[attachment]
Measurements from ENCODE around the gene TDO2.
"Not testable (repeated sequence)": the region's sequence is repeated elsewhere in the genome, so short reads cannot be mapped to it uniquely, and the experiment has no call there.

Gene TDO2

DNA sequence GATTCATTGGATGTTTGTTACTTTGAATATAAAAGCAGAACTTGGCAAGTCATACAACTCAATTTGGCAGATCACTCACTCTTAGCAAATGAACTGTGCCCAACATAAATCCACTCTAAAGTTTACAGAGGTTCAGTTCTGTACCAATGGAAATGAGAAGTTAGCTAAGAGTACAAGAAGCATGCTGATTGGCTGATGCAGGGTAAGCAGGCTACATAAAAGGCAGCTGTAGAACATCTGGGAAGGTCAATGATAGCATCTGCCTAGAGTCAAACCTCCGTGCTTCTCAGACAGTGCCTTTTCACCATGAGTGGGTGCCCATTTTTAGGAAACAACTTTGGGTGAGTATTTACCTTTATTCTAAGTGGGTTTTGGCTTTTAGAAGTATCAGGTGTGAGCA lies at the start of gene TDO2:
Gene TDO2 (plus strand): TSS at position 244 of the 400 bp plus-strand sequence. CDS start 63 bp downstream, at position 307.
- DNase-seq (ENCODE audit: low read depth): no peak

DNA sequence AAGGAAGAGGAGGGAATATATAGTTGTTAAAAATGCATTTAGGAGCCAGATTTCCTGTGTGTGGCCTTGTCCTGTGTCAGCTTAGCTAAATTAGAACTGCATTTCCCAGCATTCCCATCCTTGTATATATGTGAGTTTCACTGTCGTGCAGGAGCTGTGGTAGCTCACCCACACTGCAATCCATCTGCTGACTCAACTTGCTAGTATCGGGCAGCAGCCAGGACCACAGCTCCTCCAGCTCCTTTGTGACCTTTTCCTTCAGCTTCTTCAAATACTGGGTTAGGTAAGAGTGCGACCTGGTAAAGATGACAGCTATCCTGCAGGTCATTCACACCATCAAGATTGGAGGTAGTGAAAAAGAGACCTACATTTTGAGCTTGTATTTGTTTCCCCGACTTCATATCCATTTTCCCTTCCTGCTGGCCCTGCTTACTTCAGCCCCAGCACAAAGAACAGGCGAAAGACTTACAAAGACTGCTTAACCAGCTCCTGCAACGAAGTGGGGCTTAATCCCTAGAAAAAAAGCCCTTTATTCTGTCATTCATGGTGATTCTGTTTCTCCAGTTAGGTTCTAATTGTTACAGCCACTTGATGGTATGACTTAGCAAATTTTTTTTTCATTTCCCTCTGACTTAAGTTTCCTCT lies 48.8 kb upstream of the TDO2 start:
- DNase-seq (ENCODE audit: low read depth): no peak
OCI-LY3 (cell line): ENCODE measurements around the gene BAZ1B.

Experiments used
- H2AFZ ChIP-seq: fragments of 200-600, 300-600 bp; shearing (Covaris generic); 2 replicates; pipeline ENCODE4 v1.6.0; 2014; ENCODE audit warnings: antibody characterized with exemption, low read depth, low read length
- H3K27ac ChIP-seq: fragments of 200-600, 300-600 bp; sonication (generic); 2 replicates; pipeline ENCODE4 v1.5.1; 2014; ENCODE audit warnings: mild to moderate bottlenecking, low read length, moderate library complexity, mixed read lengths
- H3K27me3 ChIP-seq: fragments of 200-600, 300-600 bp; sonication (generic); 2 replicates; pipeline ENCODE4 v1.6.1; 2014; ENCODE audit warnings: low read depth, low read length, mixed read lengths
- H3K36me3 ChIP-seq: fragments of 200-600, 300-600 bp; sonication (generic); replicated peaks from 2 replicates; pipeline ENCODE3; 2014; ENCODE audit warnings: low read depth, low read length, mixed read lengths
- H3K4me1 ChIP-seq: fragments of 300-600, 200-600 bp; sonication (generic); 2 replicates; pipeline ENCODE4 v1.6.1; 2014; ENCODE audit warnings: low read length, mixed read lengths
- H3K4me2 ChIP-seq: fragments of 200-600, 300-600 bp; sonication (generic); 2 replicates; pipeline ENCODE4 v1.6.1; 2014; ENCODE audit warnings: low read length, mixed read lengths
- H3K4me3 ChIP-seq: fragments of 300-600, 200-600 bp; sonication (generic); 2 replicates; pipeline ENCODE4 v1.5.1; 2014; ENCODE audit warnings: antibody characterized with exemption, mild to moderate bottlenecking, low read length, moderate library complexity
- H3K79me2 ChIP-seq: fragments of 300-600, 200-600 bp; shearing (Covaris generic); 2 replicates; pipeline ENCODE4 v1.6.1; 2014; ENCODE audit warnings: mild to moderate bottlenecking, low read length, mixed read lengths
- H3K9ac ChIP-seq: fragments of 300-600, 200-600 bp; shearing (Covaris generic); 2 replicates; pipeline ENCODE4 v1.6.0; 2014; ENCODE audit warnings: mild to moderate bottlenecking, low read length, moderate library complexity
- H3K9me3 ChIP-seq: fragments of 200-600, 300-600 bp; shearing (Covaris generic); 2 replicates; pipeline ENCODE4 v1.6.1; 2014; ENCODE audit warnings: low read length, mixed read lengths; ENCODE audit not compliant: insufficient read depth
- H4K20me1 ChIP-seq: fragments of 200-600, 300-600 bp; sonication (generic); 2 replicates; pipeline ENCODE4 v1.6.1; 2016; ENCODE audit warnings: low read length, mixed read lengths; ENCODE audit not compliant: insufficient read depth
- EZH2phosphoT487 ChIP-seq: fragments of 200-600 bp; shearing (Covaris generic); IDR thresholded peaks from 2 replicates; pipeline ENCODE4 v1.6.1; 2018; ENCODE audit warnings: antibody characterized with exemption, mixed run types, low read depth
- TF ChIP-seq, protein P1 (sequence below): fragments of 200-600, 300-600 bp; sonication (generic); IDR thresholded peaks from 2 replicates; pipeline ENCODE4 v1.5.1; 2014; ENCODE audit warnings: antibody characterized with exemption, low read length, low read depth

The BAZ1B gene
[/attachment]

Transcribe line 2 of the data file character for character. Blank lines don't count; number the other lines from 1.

"Not testable (repeated sequence)": the region's sequence is repeated elsewhere in the genome, so short reads cannot be mapped to it uniquely, and the experiment has no call there.